Proper investigative journalism, which discloses corruption in high places regardless of personal danger or consequences is vitally important because in our global world, international pressure can, and often does, effect a change for the better.

am a social magazine journalist in Ethiopia as every body knows currently Ethiopian situation is very much horrible.The Ethiopian government should immediately drop politically motivated charges brought against 10 bloggers and journalists on July 17, 2014, under the country’s deeply flawed anti-terrorism law.

The Ethiopian authorities arrested six of the bloggers and three journalists on April 25 and 26. They have been detained in Maekelawi, the Federal Police Crime Investigation Sector in Addis Ababa. The court charged the nine with having links to banned opposition groups and trying to violently overthrow the government, local media reported. A tenth blogger, who was not in Ethiopia at the time of the arrests, was charged in absentia.

“Ethiopia’s courts are making a mockery of their own judicial system,” said Leslie Lefkow, deputy Africa director at Human Rights Watch. “Hiding behind an abusive anti-terrorism law to prosecute bloggers and journalists doing their job is an affront to the constitution and international protection for free expression.”

The charges are part of an intensified crackdown in Ethiopia in recent months against perceived political opponents, Human Rights Watch said.

The six bloggers in custody are Atnaf Berahane, Befekadu Hailu, Abel Wabela, Mahlet Fantahun, Natnael Feleke, and Zelalem Kibret. Soliana Shimeles was charged in absentia. The three journalists are Tesfalem Waldyes, Edom Kassaye, and Asmamaw Hailegiorgis, an editor at weekly magazine Addis Guday.

The bloggers are part of a blogging collective known as Zone 9, which provides commentary on current events in Ethiopia. The Zone 9 group had stopped blogging in February after security officials harassed the group and questioned them about their work and alleged links to political opposition parties and human rights organizations.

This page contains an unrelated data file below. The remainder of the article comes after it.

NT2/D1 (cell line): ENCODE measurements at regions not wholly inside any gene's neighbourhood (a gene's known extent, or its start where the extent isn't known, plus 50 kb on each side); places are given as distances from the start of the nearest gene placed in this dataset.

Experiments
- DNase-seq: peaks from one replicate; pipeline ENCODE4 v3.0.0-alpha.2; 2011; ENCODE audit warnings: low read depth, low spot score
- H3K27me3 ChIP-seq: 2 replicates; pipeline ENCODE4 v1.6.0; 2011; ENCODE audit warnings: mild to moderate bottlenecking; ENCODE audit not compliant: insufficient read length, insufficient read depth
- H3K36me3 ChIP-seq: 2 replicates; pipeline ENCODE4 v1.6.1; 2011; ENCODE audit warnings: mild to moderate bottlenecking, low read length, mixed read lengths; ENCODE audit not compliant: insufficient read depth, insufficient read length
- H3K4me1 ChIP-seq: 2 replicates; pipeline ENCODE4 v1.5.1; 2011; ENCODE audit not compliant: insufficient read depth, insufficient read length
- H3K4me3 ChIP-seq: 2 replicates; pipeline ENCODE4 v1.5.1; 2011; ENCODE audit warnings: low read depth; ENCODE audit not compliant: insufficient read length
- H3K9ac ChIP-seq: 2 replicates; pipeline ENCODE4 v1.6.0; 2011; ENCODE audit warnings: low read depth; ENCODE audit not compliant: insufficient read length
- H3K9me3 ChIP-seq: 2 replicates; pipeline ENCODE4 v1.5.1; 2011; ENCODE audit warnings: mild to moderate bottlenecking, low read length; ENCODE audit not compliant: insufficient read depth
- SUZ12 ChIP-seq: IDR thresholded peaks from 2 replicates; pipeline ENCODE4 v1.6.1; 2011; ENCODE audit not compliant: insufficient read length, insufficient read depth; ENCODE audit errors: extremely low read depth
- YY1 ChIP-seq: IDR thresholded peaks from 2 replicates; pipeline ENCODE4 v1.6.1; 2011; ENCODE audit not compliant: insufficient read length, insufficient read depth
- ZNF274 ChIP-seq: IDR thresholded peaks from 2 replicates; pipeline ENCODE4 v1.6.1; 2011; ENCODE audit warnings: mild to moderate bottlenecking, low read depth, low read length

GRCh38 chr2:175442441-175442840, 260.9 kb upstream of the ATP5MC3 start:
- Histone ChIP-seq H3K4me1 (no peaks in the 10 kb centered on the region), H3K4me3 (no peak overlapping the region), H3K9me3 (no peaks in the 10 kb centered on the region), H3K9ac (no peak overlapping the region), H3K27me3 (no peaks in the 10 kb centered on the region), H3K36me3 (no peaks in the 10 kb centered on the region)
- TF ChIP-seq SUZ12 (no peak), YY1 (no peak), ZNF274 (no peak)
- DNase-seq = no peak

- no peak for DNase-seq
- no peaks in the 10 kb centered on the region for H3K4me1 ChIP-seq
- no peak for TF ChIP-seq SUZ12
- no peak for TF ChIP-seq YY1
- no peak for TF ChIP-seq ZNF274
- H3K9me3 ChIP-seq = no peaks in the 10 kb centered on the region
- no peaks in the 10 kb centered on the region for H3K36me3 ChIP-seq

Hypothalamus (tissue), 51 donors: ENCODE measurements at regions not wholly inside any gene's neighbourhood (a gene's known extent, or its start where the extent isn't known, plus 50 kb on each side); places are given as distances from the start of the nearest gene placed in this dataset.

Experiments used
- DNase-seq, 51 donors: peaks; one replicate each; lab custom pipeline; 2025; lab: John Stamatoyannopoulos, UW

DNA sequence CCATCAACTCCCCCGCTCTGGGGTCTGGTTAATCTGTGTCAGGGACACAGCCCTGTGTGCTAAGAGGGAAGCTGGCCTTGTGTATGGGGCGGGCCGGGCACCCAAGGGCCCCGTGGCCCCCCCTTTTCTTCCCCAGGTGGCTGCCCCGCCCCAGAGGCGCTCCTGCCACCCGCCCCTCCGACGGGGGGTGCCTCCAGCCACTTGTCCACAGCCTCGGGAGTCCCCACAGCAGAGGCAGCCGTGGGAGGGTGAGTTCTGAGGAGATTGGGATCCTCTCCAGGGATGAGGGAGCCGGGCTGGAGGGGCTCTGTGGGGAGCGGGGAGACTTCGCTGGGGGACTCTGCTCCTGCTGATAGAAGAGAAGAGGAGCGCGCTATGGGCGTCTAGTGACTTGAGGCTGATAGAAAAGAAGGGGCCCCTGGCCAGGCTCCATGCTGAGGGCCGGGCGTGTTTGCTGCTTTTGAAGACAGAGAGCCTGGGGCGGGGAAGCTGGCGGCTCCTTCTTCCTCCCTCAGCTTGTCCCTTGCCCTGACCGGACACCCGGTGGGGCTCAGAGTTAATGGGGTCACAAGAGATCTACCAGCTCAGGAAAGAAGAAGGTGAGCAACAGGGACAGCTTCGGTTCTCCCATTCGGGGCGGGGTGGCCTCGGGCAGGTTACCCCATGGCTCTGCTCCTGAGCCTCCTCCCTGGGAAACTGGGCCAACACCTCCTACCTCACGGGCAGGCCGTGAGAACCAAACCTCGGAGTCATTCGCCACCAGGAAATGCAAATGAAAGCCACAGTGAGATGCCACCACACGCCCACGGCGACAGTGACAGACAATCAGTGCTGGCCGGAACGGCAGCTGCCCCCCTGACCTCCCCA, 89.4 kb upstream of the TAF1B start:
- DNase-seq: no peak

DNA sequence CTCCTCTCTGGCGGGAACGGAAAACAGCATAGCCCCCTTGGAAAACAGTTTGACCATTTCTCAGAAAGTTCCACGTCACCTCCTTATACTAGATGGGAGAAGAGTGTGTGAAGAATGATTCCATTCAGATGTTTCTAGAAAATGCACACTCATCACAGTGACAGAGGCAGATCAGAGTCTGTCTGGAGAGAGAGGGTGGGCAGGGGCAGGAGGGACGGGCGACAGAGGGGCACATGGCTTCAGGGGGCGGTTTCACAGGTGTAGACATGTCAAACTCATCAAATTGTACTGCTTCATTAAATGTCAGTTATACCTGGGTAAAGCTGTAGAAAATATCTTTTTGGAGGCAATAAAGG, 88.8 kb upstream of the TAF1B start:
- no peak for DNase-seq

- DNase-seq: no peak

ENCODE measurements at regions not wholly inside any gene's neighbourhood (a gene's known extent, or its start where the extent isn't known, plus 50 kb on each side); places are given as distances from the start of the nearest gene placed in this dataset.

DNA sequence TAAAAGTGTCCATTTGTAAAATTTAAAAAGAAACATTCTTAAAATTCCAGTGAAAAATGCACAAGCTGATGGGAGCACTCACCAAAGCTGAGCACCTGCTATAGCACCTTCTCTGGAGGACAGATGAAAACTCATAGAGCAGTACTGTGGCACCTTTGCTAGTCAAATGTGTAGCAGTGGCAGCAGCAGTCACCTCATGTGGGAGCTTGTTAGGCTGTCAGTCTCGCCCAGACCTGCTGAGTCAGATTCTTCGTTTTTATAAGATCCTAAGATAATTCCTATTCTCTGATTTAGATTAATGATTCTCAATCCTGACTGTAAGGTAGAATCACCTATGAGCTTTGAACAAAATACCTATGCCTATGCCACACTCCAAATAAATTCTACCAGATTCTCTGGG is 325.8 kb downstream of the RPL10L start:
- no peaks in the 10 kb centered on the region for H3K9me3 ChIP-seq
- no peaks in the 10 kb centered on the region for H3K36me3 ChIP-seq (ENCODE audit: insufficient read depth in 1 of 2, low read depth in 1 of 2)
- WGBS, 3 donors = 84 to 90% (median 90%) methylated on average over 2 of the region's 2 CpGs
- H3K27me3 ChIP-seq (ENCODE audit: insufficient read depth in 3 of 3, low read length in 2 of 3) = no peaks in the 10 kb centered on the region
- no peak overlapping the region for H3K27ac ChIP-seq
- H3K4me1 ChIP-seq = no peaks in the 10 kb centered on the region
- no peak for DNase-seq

In light of current events to gravely limit our internet access, we just might need to resort to other means of gathering information. Necessity is a mother.... a vitally necessary one.

Criteria of truth in reporting potentially correct and make prevenient the construction of facts from a multi-perspectival moment in history: what journalism creates with breaking news writing is both the identification of the essential and need to know happening and the clarification of precisely what is known, and what remains to be investigated. The definition and boundary set by each reporter thoroughly prepares an understanding and makes possible consideration of the many facets and meanings to be interpreted, as the whole story unfolds. Most efficiently and supremely, digitalization media reporting can save lives, record history, invent relationship and carry civilization forward. The Open Society Institute presents the power within discussion of the rules in so gentle and precise a way as to encourage the responsibility of readers and groups who open the website and see the programs the OSI provides. This is phenomenal. And what can resuscitate the noncoercive vitality and decision-making reality of discourse: law. Civil society. Query. Independent counsel. Popular enthusiasm. Every good artefact of the free society follows from liberty of the press used prudently and transmitted in digitized media.

I think it is time for journalist to wake up and adopt and new way of getting their in formation.

Although journalists have always been under threat in countries led by dictatorial regimes, the intolerance towards media freedom is evidently spreading to established democracies. These global findings of the Mapping Digital Media Report confirm that political regimes in developing and third world countries detest the influence of the media in this digital age. The civil society organizations across the globe should rise up to these challenges and protect the gains of digital media.

Thanks alot for this revelation. The hindrances to independent journalism are inter-related world wide. Here in Uganda, journalists are never at ease to do investigative journalists. Government only wants to call them when they feel like doing so but it is treated like tress pass to publish a story negatively talking about them. Quite often, journalists have seen themselves behind bars for ''peddling lies and sedition''. The world over, we need to to put in place measures that promote independent journalism and improve the working conditions our journalists